U.S. inflation ran a moderate 0.2% in July

‘Headline’ inflation, technically called the Consumer Price Index for All Urban Consumers (CPI-U), increased 0.2% in July on a seasonally adjusted basis, the U.S. Bureau of Labor Statistics reported today. Over the last 12 months, CPI-U has increased 2.0%.

For TIPS and I Bond holders, the important number is the non-seasonally adjusted CPI-U, which is used to adjust the principal of TIPS and set the future interest rate of I Bonds. That number for July was zero – no change – but the last-12-months number remains at 2.0%.

Core inflation, which strips out volatile food and energy prices, was up 0.2% in July, and is up 1.7% over the last 12 months, below the Federal Reserve’s 2.0% target and 2.5% ‘danger’ level. This number, which is closely watched by the Fed, is significant because it  gives the Fed no reason to taper or halt its bond-buying stimulus.

Some highlights from the CPI-U statistics for July:

  • Energy was the biggest factor in an otherwise mild inflation month. Gasoline was up a strong 1%, and fuel oil, 1.1%. But utility gas service was down 2.8%.
  • Over the last 12 months, gasoline prices are up 5.2%.
  • Apparel was up a strong 0.6%, after posting a 0.9% increase in June.
  • Medical care services prices continued rising very slowly, up 0.1% in July and only 2.6% over the last 12 months.
  • Prices for used cars and trucks fell 0.4% and are down 2.1% over the last 12 months.

And here is the CPI trend over the last 12 months:

CPI over one yearWhat it all means. The July inflation number came in just as predicted, at 2.0% seasonally adjusted. This is a moderate rate that the Federal Reserve can live with, and it wants to see inflation rising above 2.0% a year. So today’s report shouldn’t have much of an effect on the Fed’s bond-buying, and it probably won’t have much effect on TIPS yields.

If you are looking at next Thursday’s auction of a 5-year TIPS reissue, the yield on the secondary market for CUSIP 912828UX6 closed at -0.501%, up a bit since I wrote about it last week. The Treasury’s statistical site is showing a real 5-year yield of -0.38%, substantially higher.

Update at 1:30 p.m.: While Thursday’s inflation number was muted, other economic reports out today gave a rosier economic picture:

  •  Initial jobless claims fell by 15,000 last week to 320,000, marking their lowest level since October 2007.
  • In a Wednesday report, European GDP rose 0.3% in the second quarter, better than expected and marking an end to European recession.
  • In reaction, Treasury yields rose sharply this morning, with the 10-year nominal Treasury hitting 2.77% (the highest rate of the year) and the 10-year TIPS rising to 0.57%, The 5-year TIPS, according to Bloomberg data, rose to -0.40%.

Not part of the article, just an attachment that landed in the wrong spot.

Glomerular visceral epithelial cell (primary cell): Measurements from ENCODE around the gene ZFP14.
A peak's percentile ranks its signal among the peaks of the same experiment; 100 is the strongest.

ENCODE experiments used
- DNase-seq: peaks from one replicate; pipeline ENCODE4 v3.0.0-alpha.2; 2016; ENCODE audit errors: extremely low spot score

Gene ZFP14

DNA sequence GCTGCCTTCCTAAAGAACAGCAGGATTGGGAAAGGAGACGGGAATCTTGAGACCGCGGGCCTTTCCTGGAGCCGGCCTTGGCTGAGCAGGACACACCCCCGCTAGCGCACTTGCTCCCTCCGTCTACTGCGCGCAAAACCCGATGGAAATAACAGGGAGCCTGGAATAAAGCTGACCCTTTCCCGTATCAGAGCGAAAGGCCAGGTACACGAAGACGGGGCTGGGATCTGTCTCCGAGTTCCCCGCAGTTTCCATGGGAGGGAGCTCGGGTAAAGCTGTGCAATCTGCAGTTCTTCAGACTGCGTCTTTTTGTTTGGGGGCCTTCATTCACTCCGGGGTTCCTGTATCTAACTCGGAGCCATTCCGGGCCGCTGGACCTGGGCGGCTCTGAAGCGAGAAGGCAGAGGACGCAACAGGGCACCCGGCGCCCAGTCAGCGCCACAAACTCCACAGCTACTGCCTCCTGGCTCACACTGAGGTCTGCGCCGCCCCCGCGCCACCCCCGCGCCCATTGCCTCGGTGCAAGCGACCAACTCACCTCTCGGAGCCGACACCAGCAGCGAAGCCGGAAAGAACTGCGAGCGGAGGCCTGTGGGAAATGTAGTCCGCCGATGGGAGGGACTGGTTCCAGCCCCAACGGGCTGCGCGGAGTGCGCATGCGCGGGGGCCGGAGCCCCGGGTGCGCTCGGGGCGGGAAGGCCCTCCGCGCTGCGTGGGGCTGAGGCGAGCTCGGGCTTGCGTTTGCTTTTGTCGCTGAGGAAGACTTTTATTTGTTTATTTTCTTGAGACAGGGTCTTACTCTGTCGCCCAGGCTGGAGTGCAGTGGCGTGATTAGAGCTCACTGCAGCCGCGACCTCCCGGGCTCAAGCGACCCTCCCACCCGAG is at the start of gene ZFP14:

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2 Responses to U.S. inflation ran a moderate 0.2% in July

  1. Jimbo says:

    Last week the yields on TIPS sank significantly. By last Friday the only TIPS with a positive yield had maturities starting in 2022. Today, the yield on 2020 TIPS has finally crept back into positive territory. I had pretty much given-up on next week’s 5 year TIPS auction. But now, there’s an outside chance that next week’s new issue may creep into positive territory. Even if this doesn’t happen, there might be an opportunity to purchase these below par on the secondary market in the not too distant future.

    If you look at what’s happened since the beginning of the year, it’s pretty amazing. In January of this year, the 10 year TIPS new issue sold at an adjusted price of $107.50 with a negative yield of -0.630. Right at this moment, that same CUSIP has an adjusted asking price of $97.02 with a positive yield of .559. Last month, I thought that I was getting a pretty good deal when I purchased the same bond at $97.90 and a yield of .447. And, therein lies the rub. Now that the
    interest rates appear to be headed upwards, it pretty much guarantees that bonds will lose value going forward.

    Since I plan on holding these to maturity, the loss is only on paper. But, it’s sure ugly to look at the account statements! Of course, any other bond is going to have the same problem. Since CD’s are basically bonds, this holds true for them as well. If you sell a CD before maturity, you end-up paying a penalty. In the case of brokered CD’s, you have to sell them on the secondary market and take your lumps. With the exception of iBonds, TIPS are the only other thing that provides the inflation hedge. Of course, that is their main attraction.

  2. tipswatch says:

    Jimbo, I never consider the secondary value of the TIPS I hold, I only look at the par value plus inflation. My philosophy: Buy them, forget them, hold to maturity. This is what I think a ‘committed’ investor in a bond ladder should do.

    I agree that the future probably will bring higher yields, but what if China slips into some sort of economic morass, which is possible? Or the US economy starts tanking, or the stock market plummets? That would push TIPS yields lower. The most likely course is higher yields, but that isn’t anywhere near 100%.

    So I will keep building the ladder with smallish investments, and I’ll probably buy this 5-year because I don’t have a TIPS maturing in 2018. TIPS yields look stable today, so that puts the pure 5-year at about -0.29%, close to the highest yield of the year. The secondary market for this 4-year 8-month TIPS still shows -0.403%, not as attractive. I’d guess something around -0.35% if the auction was held today.

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